Southeastern women were among 5 million women worldwide who participated in state marches for women’s equality.
“We stand together in solidarity with our partners and children for the protection of our rights, our safety, our health, and our families – recognizing that our vibrant and diverse communities are the strength of our country,” is the Women’s March vision and statement. The impact of this group and its vision has reached women of all ages, especially women that are about to start their careers.
Kalynn Barnum, a senior communication major, participated in a women’s march in Louisiana. Barnum attended the march in New Orleans on Jan. 21 following the example of the 1 million people in Washington D.C.
“I went because it was finally a chance to use the voice I was given to speak,” said Barnum.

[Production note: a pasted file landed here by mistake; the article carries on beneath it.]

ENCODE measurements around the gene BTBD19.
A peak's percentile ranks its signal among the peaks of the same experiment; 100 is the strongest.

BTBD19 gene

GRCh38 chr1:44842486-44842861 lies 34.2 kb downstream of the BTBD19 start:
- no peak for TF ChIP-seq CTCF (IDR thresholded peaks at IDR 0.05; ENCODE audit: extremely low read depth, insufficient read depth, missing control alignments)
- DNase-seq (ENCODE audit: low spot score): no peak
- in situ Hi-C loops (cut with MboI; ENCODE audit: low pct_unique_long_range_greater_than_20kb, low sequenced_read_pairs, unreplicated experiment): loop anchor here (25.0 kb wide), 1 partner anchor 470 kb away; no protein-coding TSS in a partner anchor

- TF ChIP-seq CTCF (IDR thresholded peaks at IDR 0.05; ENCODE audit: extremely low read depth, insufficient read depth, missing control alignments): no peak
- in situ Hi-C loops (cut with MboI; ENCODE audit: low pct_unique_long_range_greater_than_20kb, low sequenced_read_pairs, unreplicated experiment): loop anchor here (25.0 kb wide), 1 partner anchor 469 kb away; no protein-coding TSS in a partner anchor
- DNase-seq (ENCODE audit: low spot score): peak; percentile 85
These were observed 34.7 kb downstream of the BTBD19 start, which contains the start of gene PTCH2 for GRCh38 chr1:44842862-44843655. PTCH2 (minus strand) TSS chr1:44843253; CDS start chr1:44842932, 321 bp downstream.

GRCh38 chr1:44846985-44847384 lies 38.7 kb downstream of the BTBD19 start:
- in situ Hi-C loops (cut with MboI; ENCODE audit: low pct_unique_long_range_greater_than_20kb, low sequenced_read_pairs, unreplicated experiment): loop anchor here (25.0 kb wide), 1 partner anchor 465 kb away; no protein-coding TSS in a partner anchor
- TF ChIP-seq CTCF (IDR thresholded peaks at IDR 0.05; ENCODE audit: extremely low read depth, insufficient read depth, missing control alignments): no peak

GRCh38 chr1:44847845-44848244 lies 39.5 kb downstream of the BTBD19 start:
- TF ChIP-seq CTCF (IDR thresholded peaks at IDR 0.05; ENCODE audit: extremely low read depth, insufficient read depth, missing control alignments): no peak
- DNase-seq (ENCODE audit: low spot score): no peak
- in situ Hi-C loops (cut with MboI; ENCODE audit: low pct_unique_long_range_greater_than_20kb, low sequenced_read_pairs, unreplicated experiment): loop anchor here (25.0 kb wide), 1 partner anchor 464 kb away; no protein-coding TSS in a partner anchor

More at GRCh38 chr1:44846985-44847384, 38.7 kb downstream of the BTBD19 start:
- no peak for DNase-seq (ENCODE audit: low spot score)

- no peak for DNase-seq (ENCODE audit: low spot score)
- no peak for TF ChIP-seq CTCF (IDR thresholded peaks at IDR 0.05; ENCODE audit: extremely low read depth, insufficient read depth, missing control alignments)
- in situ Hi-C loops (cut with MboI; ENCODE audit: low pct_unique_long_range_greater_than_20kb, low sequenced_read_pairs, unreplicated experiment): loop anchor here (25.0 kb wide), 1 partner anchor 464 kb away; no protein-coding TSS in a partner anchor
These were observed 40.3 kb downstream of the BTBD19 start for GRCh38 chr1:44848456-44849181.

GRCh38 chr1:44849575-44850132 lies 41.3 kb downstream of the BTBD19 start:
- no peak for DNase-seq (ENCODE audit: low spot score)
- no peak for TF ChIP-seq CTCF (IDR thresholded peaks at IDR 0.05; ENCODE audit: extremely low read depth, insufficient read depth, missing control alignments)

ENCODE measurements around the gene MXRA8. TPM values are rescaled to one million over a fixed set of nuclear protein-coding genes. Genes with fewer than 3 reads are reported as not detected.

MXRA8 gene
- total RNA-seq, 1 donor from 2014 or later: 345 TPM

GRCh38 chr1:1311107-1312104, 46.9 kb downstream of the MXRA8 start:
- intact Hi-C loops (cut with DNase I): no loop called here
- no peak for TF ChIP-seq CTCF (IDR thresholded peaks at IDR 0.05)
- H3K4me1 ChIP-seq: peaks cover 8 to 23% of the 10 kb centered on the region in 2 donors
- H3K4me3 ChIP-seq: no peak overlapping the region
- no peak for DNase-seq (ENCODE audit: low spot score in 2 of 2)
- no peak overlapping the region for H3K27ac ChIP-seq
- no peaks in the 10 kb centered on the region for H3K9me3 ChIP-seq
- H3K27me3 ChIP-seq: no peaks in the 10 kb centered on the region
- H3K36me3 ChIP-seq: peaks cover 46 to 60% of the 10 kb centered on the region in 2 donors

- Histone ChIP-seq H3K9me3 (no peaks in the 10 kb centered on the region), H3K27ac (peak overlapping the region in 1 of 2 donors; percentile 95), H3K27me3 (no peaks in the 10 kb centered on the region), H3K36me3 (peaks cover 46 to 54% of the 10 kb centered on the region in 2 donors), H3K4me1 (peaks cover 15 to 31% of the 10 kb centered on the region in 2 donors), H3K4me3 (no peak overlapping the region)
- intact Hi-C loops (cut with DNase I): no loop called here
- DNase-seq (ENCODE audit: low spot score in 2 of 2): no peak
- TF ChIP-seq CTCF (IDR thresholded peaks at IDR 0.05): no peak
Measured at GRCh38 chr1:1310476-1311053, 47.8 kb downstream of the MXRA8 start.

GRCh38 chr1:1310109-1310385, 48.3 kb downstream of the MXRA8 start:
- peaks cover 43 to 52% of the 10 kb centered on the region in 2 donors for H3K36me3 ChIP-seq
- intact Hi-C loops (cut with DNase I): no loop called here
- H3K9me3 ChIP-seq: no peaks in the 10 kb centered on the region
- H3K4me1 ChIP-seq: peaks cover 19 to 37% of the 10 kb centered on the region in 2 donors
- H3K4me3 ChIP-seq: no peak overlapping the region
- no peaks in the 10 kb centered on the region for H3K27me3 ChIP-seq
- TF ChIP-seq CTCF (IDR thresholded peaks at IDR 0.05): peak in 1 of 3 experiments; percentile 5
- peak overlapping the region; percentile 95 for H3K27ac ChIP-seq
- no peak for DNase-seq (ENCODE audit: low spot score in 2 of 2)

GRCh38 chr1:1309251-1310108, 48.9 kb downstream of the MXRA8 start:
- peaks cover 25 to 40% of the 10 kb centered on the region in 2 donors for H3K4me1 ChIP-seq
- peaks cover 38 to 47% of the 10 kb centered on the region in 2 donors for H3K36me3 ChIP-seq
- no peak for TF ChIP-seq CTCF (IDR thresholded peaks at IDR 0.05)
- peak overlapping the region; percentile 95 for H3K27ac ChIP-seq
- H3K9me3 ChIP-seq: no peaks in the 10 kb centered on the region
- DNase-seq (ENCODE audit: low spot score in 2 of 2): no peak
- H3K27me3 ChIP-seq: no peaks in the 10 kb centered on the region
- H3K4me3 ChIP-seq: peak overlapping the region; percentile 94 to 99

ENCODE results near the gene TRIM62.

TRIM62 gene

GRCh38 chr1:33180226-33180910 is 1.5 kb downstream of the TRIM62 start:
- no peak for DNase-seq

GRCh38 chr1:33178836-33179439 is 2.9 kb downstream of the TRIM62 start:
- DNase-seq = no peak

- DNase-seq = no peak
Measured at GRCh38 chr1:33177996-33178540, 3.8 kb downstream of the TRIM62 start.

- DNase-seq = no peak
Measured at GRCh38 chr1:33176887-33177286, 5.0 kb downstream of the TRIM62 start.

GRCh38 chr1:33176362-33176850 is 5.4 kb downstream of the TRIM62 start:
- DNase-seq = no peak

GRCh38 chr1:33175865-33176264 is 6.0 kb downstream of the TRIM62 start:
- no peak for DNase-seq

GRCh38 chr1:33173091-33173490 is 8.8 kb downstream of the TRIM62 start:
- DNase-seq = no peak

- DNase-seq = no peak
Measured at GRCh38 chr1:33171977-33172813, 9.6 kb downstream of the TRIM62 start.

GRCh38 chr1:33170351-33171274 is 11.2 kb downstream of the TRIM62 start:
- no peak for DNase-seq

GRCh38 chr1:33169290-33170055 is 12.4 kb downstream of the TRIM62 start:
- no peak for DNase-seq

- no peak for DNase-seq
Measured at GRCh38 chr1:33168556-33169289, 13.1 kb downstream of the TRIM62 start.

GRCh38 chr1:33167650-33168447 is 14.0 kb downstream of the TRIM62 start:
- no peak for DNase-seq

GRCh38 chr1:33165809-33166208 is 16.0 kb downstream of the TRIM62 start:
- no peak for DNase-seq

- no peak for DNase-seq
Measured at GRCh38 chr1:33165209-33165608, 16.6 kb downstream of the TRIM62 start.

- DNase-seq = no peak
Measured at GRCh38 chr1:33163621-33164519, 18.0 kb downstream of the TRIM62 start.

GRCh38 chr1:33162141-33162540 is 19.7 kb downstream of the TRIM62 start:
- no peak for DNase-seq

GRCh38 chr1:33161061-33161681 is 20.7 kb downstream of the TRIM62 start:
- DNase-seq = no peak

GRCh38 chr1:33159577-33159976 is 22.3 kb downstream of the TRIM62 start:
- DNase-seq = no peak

Barnum saw no violence took place during her time at the march. She only saw supporting spectators. Her motivation for attending the march was showing that women have a voice.
The women’s march represented the equality of all people.
“It was very empowering for me and I feel it best represents me as a young black woman,” said Aliyah Martin, a sophomore education major.
While the march was a statement of equality, like every message, this statement can be interpreted in any form.
“I saw a huge lack of respect from everyone for other beliefs. The idea was great, but the results were more complicated in regard to respecting opinions and what the march stood for as a whole,” said Brittney Kubik, a freshman business major.
“I am proud to see women using their voice to speak out for themselves. Personally, I saw the protest as women using their rights to make a statement against Trump and his administration, which I believe in protesting against,” said Dominique Geraci, a freshman criminal justice major.